Whatever sin there was in the City was shoved sideways into the roaring streets of commerce where the elevated railway ran, and below that again into the slums. Here there must have been any quantity of sin. The rector of St. Asaph’s was certain of it. Many of the richer of his parishioners had been down in parties late at night to look at it, and the ladies of his congregation were joined together into all sorts of guilds and societies and bands of endeavour for stamping it out and driving it under or putting it into jail till it surrendered.
But the slums lay outside the rector’s parish. He had no right to interfere. They were under the charge of a special mission or auxiliary, a remnant of the St. Asaph’s of the past, placed under the care of a divinity student, at four hundred dollars per annum. His charge included all the slums and three police courts and two music halls and the City jail. One Sunday afternoon in every three months the rector and several ladies went down and sang hymns for him in his mission-house. But his work was really very easy. A funeral, for example, at the mission, was a simple affair, meaning nothing more than the preparation of a plain coffin and a glassless hearse and the distribution of a few artificial everlasting flowers to women crying in their aprons; a thing easily done: whereas in St. Asaph’s parish, where all the really important souls were, a funeral was a large event, requiring taste and tact, and a nice shading of delicacy in distinguishing mourners from beneficiaries, and private grief from business representation at the ceremony. A funeral with a plain coffin and a hearse was as nothing beside an interment, with a casket smothered in hot-house syringas, borne in a coach and followed by special reporters from the financial papers.
It appeared to the rector afterwards as almost a shocking coincidence that the first person whom he met upon the avenue should have been the Rev. Dr. McTeague himself. Mr. Furlong gave him the form of amiable “good morning” that the episcopal church always extends to those in error. But he did not hear it. The minister’s head was bent low, his eyes gazed into vacancy, and from the movements of his lips and from the fact that he carried a leather case of notes, he was plainly on his way to his philosophical lecture. But the rector had no time to muse upon the abstracted appearance of his rival. For, as always happened to him, he was no sooner upon the street than his parish work of the day began. In fact, he had hardly taken a dozen steps after passing Dr. McTeague when he was brought up standing by two beautiful parishioners with pink parasols.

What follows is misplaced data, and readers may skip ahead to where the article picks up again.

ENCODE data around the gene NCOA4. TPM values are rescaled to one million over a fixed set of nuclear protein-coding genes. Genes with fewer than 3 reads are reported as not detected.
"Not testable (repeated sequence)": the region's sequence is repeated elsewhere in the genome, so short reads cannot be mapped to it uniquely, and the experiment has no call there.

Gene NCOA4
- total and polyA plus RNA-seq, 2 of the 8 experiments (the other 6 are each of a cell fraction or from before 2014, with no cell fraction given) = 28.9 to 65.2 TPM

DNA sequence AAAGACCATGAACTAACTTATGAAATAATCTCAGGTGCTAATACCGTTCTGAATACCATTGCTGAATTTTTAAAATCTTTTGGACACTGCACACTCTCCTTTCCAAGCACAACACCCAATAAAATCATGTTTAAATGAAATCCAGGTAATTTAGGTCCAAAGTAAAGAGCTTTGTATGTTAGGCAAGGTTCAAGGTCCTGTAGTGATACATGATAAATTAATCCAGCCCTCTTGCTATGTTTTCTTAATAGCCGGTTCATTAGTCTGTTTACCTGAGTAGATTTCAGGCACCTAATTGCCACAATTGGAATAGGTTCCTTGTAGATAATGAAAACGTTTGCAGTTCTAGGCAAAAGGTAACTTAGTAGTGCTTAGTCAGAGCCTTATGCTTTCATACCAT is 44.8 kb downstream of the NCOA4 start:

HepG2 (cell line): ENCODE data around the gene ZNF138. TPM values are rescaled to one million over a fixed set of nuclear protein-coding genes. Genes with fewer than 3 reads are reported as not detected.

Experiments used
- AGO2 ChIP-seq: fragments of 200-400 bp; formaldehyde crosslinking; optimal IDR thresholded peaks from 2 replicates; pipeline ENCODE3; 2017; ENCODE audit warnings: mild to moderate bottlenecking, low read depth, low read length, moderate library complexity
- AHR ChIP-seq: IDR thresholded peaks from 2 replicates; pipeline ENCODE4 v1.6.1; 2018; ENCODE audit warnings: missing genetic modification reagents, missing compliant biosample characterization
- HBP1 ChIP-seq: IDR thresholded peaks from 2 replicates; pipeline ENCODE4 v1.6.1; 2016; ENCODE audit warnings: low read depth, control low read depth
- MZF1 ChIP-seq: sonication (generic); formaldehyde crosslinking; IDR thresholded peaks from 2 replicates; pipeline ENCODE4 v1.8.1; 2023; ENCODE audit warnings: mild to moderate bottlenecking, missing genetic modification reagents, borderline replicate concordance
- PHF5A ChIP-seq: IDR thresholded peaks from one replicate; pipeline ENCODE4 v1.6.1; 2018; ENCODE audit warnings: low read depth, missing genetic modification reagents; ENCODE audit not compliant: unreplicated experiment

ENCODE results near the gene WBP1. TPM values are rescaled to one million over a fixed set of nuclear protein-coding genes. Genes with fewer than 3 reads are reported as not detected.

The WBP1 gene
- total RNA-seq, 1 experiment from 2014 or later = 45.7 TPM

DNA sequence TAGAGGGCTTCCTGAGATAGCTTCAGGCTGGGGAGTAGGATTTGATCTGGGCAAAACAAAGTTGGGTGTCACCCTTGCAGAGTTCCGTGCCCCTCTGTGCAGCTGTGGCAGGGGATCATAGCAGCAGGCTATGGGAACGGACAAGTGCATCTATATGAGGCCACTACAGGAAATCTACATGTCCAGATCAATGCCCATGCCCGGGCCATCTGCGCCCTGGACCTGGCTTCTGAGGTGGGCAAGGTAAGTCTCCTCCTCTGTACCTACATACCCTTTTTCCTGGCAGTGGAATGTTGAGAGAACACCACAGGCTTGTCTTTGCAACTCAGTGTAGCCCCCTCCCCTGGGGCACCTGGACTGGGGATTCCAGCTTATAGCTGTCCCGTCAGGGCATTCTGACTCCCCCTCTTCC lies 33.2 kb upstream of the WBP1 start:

“Oh, Mr. Furlong,” exclaimed one of them, “so fortunate to happen to catch you; we were just going into the rectory to consult you. Should the girls–for the lawn tea for the Guild on Friday, you know–wear white dresses with light blue sashes all the same, or do you think we might allow them to wear any coloured sashes that they like? What do you think?”
This was an important problem. In fact, there was a piece of parish work here that it took the Reverend Fareforth half an hour to attend to standing the while in earnest colloquy with the two ladies under the shadow of the elm trees. But a clergyman must never be grudging of his time.
“Goodbye then,” they said at last. “Are you coming to the Browning Club this morning? Oh, so sorry! but we shall see you at the musicale this afternoon, shall we not?”
“Oh, I trust so,” said the rector.
“How dreadfully hard he works,” said the ladies to one another as they moved away.
Thus slowly and with many interruptions the rector made his progress along the avenue. At times he stopped to permit a pink-cheeked infant in a perambulator to beat him with a rattle while he inquired its age of an episcopal nurse, gay with flowing ribbons. He lifted his hat to the bright parasols of his parishioners passing in glistening motors, bowed to episcopalians, nodded amiably to presbyterians, and even acknowledged with his lifted hat the passing of persons of graver forms of error.
Thus he took his way along the avenue and down a side street towards the business district of the City, until just at the edge of it, where the trees were about to stop and the shops were about to begin, he found himself at the door of the Hymnal Supply Corporation, Limited. The premises as seen from the outside combined the idea of an office with an ecclesiastical appearance. The door was as that of a chancel or vestry; there was a large plate-glass window filled with Bibles and Testaments, all spread open and showing every variety of language in their pages. These were marked, Arabic, Syriac, Coptic, Ojibway, Irish and so forth. On the window in small white lettering were the words, HYMNAL SUPPLY CORPORATION, and below that, HOSANNA PIPE AND STEAM ORGAN INCORPORATED, and Still lower the legend BIBLE SOCIETY OF THE GOOD SHEPHERD LIMITED.